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An experimental framework for simulating stress corrosion cracking in cable bolts

journal contribution
posted on 2018-06-01, 00:00 authored by S Wu, H Chen, P Craig, H L Ramandi, Wendy TimmsWendy Timms, P C Hagan, A Crosky, B Hebblewhite, S Saydam
Stress corrosion cracking (SCC) of cable bolts in underground mines is a universal issue with limited cost effective solutions at present. Understanding the SCC mechanism of cable bolt failure is crucial in maintaining effective ground support and hence increasing the safety and productivity of underground mines. However, to date, no practical laboratory system has been developed to replicate the SCC mechanism which occurs in underground mines. In this study, based on the chemical properties of mine water, an acidified solution containing sulphide is synthesized. The solution is exposed to the wire strands from cable bolt in the laboratory to model service failure. It is shown that the applied stress intensity and time to failure have an inverse power law relationship in wires of cable bolts. Similar features are observed in both laboratory-failed specimens and the service-failed cable bolts under macroscopic and microscopic examinations, demonstrating the ability of the proposed framework to simulate failure of cable bolt subjected to SCC in the laboratory. Furthermore, the impact of stress intensity and hydrogen concentration on SCC are examined and a cohesive failure mechanism on the cable bolt SCC crack initiation, growth and catastrophic failure are presented. The proposed framework can be applied to the reinforcement materials for improved understanding of the SCC mechanism in underground mines and tunnels.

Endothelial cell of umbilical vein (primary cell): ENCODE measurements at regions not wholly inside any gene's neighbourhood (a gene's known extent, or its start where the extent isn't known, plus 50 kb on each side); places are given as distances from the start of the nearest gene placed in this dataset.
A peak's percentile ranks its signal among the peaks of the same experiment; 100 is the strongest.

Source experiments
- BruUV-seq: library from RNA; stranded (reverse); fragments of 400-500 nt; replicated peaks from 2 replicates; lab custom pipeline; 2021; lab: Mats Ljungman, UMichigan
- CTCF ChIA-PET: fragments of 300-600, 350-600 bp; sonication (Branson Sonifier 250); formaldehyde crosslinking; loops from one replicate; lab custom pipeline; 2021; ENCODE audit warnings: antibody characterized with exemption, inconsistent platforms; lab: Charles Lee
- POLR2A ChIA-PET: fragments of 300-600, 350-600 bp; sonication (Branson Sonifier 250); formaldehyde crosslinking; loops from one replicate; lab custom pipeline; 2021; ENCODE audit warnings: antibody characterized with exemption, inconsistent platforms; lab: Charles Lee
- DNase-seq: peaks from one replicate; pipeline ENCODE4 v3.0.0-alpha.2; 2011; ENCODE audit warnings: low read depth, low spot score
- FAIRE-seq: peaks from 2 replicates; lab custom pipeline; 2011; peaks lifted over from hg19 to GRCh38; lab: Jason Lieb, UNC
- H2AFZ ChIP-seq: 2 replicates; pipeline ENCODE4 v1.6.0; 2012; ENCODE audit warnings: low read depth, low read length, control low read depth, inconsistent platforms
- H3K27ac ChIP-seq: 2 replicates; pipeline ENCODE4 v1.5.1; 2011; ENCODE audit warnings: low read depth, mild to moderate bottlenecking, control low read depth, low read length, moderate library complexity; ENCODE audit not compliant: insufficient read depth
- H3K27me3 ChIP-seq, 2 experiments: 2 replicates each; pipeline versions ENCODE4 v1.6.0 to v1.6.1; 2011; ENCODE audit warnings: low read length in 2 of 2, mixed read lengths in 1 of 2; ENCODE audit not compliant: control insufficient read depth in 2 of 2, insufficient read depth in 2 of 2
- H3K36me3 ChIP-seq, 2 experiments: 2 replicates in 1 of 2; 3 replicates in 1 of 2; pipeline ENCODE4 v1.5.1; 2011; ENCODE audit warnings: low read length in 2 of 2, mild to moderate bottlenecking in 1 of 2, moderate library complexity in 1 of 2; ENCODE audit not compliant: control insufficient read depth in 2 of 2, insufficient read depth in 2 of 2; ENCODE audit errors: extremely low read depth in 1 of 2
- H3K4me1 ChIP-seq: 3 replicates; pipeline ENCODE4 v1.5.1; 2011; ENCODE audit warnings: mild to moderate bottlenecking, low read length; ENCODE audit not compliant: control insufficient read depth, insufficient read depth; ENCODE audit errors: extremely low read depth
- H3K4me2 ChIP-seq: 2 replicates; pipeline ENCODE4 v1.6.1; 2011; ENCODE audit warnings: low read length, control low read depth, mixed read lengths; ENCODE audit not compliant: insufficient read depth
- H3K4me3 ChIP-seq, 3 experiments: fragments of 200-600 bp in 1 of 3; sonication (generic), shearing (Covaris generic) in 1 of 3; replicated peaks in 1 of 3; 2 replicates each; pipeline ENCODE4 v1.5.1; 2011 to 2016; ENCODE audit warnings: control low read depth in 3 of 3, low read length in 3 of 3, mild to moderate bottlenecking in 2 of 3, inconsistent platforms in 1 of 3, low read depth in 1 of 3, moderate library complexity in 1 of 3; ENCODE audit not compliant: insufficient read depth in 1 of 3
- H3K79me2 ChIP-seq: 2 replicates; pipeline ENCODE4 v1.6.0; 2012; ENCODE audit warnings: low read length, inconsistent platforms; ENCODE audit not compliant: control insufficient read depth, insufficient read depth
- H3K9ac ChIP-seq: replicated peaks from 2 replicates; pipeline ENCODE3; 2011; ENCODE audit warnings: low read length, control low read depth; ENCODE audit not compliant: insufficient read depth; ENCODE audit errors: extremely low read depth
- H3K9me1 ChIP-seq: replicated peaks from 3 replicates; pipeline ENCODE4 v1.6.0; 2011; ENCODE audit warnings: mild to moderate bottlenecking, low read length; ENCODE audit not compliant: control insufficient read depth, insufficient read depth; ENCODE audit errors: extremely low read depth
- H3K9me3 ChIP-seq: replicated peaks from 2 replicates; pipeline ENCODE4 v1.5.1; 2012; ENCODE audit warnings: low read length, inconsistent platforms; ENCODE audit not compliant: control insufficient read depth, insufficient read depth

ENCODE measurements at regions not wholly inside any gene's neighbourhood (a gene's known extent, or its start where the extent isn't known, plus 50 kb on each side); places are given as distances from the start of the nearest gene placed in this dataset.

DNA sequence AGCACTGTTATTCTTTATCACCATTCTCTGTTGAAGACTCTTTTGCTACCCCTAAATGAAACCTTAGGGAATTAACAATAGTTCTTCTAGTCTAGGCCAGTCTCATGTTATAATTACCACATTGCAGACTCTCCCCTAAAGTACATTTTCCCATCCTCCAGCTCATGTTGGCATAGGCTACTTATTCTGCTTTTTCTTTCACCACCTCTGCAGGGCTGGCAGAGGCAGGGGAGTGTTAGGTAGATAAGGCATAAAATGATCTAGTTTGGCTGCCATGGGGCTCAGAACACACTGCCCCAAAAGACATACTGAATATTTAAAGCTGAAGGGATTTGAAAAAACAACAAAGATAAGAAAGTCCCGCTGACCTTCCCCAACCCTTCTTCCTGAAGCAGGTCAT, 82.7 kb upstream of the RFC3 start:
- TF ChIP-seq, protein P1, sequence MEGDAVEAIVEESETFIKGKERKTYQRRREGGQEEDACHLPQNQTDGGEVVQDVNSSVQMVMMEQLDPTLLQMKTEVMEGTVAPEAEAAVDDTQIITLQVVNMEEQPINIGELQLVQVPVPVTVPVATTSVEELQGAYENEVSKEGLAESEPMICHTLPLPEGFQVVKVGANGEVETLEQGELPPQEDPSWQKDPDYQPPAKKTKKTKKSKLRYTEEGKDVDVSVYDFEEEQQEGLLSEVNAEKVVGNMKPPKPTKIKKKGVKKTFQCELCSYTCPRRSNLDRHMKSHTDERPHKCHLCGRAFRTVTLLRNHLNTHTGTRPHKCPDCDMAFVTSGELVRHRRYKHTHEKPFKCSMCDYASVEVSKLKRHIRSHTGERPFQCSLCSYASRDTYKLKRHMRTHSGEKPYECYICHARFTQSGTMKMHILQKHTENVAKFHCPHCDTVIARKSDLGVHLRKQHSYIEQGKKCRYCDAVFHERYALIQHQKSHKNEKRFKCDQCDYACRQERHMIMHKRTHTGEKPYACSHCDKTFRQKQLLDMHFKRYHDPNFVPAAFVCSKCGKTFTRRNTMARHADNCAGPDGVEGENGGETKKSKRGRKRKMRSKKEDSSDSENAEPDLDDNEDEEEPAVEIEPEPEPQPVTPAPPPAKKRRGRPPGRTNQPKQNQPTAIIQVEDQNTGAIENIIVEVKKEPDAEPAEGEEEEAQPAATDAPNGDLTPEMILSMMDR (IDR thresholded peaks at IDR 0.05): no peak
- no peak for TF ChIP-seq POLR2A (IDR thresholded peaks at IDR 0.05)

History

Journal

Tunnelling and Underground Space Technology

Volume

76

Pagination

121 - 132

Publisher

Pergamon Press

Location

Oxford, Eng.

ISSN

0886-7798

Language

eng

Publication classification

C Journal article; C1.1 Refereed article in a scholarly journal

Copyright notice

2018, Elsevier

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